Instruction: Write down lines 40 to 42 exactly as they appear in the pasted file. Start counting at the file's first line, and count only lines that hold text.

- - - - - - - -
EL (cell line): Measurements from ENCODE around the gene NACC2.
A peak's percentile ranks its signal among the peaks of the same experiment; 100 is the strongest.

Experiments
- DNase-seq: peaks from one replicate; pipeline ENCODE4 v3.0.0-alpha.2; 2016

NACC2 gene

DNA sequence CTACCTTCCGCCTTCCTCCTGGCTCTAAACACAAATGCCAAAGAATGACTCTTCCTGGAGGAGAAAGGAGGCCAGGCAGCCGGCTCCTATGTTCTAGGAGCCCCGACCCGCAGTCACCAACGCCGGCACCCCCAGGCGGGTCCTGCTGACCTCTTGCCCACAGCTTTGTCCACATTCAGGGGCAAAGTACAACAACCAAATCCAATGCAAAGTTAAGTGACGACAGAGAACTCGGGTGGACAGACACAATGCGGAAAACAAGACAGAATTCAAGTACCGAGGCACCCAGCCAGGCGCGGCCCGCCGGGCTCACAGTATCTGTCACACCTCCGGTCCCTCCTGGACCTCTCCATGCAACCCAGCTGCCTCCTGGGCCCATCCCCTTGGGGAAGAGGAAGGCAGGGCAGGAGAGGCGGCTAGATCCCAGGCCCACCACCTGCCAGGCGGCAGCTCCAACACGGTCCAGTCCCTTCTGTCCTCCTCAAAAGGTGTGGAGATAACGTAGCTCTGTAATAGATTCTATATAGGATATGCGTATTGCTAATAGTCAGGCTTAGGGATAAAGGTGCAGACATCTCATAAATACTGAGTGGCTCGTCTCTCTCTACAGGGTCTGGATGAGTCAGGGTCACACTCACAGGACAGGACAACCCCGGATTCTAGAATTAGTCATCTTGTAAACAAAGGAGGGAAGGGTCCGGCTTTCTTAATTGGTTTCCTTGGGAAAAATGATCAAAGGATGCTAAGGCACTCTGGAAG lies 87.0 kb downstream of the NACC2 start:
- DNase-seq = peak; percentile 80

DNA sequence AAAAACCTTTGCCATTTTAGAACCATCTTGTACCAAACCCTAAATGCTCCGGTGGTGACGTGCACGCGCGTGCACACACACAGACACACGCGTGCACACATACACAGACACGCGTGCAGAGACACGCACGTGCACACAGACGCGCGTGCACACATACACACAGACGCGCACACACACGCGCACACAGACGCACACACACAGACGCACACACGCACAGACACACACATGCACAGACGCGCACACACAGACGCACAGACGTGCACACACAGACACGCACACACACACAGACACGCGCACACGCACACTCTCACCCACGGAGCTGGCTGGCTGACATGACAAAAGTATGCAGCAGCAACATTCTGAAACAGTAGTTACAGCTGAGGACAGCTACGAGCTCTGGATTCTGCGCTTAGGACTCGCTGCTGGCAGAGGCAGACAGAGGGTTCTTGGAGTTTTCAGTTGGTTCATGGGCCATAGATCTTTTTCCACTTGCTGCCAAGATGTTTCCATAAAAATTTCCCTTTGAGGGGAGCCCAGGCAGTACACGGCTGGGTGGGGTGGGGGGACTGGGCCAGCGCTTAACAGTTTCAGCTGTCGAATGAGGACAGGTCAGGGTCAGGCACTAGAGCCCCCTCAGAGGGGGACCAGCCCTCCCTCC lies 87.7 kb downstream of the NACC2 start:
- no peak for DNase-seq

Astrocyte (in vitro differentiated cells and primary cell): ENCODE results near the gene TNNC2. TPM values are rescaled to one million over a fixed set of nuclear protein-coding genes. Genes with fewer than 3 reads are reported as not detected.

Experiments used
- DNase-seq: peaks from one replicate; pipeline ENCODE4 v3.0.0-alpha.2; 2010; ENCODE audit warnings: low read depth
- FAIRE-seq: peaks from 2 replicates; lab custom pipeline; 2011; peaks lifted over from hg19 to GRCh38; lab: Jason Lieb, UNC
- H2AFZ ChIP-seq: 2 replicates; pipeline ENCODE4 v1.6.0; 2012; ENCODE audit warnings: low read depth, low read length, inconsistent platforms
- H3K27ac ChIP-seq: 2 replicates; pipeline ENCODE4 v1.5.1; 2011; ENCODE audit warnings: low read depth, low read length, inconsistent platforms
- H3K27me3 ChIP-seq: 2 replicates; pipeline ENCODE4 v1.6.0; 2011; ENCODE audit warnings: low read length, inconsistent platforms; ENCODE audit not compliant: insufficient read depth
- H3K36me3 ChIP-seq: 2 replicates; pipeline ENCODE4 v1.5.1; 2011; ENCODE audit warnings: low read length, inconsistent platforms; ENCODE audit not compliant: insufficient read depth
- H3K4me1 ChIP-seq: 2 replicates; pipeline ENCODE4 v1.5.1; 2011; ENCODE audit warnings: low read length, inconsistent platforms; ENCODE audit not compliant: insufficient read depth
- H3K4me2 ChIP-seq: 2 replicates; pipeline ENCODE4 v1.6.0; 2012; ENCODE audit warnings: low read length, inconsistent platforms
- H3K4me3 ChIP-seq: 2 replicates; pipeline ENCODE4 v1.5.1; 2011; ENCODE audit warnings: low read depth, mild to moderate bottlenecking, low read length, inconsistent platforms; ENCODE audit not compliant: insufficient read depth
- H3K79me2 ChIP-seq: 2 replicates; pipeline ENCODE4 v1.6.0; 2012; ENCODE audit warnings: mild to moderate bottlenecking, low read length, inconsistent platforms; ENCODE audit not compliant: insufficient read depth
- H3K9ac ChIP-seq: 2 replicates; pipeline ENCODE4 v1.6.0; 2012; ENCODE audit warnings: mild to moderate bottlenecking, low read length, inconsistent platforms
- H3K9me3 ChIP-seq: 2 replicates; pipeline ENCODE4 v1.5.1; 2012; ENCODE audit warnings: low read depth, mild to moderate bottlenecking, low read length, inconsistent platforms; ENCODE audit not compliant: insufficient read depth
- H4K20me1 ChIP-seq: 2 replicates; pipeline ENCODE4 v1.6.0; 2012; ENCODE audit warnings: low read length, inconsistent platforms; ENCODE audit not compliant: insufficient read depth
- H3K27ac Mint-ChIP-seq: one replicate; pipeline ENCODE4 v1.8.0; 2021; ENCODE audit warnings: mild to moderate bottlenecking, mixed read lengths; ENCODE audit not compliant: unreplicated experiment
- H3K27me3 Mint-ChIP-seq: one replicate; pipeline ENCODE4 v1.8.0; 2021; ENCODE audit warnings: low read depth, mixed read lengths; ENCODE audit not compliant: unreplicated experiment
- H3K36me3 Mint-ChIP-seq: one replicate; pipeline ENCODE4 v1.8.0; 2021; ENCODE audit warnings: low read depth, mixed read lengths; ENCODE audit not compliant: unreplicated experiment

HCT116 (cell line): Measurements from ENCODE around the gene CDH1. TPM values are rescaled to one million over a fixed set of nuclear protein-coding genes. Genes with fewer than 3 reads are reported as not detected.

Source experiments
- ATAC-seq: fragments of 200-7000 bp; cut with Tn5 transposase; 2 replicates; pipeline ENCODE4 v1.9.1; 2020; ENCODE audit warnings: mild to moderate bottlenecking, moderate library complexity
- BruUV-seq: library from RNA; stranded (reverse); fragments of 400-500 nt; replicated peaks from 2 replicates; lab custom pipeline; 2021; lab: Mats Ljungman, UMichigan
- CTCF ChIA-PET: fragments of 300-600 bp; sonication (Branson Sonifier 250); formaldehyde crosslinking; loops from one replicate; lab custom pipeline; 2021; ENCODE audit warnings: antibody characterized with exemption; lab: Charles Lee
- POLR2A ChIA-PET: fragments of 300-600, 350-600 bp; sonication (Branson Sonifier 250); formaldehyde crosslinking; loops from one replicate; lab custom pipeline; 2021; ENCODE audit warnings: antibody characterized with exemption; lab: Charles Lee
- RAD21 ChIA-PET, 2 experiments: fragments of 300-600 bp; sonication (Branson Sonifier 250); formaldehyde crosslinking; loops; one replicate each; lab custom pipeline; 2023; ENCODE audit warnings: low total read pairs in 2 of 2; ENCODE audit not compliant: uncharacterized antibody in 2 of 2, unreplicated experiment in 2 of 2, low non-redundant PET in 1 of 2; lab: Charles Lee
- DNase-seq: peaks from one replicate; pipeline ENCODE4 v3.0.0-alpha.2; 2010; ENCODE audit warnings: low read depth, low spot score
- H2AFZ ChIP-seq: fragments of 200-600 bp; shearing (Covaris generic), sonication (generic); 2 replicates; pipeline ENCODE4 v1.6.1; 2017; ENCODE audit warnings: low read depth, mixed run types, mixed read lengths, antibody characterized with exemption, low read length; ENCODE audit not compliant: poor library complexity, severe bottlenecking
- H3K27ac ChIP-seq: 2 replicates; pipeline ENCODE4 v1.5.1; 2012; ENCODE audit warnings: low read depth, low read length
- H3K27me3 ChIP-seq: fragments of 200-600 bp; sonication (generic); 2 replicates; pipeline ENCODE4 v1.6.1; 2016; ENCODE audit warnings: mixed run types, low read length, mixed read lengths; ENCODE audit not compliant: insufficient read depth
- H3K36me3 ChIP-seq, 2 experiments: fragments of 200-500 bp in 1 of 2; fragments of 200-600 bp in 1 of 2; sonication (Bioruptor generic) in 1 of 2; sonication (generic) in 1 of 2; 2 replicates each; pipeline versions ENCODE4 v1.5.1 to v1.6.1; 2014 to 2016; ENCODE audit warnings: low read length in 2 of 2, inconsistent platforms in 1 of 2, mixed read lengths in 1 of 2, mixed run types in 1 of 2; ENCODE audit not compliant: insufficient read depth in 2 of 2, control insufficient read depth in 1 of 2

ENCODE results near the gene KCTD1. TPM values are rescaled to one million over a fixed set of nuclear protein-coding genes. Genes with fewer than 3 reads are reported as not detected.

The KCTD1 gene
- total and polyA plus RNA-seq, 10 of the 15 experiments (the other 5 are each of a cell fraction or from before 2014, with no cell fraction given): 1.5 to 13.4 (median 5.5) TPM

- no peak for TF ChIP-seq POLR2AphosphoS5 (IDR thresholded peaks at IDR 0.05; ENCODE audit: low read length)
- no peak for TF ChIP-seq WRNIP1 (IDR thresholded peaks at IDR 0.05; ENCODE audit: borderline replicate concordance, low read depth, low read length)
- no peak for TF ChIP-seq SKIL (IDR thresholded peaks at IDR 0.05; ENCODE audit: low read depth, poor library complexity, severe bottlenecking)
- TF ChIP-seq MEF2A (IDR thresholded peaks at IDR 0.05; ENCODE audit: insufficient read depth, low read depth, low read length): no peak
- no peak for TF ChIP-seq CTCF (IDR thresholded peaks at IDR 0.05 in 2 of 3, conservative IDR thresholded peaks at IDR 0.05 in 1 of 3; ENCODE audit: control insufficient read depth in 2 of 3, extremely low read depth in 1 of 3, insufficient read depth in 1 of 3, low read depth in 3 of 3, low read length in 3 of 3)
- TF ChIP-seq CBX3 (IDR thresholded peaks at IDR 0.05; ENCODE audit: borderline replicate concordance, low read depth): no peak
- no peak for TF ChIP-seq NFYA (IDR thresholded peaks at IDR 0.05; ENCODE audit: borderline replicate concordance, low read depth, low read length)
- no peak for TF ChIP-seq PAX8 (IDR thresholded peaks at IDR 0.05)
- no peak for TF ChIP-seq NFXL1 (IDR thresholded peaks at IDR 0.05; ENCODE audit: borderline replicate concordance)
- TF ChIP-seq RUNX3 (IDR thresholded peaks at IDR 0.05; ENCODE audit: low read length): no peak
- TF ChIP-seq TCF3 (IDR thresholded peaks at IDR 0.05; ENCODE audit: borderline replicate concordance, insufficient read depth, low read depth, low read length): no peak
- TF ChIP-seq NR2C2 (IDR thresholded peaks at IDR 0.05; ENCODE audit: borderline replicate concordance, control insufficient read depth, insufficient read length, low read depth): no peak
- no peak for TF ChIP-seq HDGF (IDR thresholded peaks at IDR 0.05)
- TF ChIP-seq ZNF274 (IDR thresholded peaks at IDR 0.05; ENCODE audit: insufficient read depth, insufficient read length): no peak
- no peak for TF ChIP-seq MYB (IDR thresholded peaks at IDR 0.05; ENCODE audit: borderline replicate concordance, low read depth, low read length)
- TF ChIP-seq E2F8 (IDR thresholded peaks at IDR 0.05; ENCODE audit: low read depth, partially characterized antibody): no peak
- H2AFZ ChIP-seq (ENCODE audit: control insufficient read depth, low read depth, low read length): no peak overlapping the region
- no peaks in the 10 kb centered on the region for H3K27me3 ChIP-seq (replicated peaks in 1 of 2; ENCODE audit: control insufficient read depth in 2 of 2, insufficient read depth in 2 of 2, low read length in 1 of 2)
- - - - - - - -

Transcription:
ENCODE results near the gene KCTD1. TPM values are rescaled to one million over a fixed set of nuclear protein-coding genes. Genes with fewer than 3 reads are reported as not detected.

The KCTD1 gene
- total and polyA plus RNA-seq, 10 of the 15 experiments (the other 5 are each of a cell fraction or from before 2014, with no cell fraction given): 1.5 to 13.4 (median 5.5) TPM